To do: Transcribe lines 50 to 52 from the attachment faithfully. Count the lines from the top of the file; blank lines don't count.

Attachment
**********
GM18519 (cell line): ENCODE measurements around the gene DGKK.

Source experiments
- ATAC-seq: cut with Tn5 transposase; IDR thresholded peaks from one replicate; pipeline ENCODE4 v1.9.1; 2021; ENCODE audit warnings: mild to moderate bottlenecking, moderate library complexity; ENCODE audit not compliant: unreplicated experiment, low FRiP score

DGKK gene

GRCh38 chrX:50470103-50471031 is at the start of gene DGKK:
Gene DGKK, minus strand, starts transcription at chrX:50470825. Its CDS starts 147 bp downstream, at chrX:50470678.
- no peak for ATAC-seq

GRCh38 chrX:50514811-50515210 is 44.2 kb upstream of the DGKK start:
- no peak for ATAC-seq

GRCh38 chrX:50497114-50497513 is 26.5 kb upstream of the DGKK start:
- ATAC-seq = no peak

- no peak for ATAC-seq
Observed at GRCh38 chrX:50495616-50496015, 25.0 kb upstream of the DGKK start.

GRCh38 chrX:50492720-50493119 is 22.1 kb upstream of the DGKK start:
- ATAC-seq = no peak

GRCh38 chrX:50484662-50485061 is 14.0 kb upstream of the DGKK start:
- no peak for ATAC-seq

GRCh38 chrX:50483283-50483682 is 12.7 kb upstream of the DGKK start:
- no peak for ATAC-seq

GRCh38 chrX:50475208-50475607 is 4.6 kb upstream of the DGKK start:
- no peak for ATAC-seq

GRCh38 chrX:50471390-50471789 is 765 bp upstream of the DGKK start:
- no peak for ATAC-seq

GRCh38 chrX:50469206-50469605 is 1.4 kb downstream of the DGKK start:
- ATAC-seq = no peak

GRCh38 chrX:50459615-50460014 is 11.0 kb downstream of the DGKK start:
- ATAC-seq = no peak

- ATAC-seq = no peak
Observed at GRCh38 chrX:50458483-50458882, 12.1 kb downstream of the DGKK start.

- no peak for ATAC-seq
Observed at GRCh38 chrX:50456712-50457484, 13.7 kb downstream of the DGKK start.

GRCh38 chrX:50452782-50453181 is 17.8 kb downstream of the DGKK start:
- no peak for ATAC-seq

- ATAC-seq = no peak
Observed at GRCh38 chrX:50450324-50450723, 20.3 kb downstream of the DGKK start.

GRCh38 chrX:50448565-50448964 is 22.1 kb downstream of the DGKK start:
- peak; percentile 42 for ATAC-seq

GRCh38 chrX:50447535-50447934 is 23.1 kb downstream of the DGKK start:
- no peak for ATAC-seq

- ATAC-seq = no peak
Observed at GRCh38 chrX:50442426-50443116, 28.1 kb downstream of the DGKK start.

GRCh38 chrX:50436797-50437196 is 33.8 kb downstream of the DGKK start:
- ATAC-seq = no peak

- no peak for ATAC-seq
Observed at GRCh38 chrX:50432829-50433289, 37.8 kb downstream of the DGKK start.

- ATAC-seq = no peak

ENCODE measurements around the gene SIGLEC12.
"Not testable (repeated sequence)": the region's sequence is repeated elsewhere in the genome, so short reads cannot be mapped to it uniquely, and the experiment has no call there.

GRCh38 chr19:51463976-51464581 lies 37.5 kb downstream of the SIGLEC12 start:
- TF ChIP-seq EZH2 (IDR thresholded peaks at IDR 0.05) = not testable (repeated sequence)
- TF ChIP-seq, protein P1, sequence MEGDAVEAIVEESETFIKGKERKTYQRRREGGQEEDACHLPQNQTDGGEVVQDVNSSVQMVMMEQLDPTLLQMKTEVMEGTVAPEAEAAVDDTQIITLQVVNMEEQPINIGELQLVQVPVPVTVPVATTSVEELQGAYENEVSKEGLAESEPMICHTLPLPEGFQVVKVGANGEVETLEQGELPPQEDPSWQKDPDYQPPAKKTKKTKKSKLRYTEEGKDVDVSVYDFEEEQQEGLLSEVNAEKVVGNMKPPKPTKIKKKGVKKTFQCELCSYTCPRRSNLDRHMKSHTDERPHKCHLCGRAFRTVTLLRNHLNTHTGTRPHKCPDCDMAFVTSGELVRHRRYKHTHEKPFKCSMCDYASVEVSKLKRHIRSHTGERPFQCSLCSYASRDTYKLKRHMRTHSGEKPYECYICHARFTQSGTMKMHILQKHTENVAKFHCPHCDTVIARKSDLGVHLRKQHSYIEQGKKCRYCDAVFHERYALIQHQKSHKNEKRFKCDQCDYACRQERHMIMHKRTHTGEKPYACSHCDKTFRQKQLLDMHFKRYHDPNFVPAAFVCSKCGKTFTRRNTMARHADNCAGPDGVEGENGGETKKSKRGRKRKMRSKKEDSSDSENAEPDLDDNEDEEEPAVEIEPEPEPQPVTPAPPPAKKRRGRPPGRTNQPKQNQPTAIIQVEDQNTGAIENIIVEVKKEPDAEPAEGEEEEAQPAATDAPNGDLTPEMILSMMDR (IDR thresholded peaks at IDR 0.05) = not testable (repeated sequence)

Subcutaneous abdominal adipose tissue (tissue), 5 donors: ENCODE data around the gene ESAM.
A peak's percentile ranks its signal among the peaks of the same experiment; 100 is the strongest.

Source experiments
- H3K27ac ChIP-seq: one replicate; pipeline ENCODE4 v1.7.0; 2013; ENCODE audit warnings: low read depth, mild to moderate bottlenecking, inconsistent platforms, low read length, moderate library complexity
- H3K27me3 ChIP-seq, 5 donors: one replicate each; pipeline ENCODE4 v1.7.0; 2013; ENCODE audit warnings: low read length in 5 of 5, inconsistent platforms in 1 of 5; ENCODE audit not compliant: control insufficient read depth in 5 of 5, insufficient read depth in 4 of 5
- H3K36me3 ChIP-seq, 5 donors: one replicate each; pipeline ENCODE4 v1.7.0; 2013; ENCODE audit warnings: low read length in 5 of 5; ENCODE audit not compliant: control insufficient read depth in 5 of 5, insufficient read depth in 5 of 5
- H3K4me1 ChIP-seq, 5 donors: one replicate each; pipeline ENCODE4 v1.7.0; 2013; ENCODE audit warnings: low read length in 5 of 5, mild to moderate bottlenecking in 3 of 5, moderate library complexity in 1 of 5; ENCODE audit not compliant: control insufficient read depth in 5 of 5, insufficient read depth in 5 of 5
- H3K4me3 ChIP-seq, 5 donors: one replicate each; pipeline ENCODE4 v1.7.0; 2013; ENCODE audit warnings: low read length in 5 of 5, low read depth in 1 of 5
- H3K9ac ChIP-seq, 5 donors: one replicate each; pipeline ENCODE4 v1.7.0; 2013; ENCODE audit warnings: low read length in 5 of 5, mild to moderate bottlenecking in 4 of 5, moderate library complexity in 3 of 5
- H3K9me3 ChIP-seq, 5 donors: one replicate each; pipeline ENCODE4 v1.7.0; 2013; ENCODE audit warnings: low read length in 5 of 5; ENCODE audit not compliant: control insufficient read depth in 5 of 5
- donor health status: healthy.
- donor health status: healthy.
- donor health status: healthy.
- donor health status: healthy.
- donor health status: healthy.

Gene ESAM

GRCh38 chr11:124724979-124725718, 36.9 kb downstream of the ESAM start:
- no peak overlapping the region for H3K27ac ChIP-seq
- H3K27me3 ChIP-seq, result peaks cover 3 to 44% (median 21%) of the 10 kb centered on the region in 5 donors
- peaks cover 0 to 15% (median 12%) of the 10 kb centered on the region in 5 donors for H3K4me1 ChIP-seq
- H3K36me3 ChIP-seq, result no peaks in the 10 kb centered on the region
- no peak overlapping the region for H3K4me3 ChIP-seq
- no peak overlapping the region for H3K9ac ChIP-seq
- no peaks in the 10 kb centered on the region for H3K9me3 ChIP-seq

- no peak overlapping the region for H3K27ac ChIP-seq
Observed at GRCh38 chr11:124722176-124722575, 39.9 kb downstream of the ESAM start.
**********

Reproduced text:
- TF ChIP-seq EZH2 (IDR thresholded peaks at IDR 0.05) = not testable (repeated sequence)
- TF ChIP-seq, protein P1, sequence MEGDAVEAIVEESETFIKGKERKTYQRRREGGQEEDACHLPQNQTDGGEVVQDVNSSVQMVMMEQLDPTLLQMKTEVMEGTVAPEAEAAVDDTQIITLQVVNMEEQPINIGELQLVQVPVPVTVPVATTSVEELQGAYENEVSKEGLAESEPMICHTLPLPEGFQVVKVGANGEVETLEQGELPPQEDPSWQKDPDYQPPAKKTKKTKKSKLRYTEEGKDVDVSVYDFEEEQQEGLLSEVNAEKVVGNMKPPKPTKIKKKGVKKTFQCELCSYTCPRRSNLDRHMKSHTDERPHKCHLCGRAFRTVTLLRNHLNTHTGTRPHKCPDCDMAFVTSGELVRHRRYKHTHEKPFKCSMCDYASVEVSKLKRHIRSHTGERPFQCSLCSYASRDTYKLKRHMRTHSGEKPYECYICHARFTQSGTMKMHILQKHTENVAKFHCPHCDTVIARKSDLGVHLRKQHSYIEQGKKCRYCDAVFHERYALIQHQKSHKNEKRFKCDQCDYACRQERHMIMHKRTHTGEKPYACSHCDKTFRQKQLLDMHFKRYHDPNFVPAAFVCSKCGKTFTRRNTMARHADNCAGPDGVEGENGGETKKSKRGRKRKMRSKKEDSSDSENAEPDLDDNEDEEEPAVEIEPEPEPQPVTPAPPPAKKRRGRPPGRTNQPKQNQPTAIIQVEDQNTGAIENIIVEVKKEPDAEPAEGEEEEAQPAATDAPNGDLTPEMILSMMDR (IDR thresholded peaks at IDR 0.05) = not testable (repeated sequence)

Subcutaneous abdominal adipose tissue (tissue), 5 donors: ENCODE data around the gene ESAM.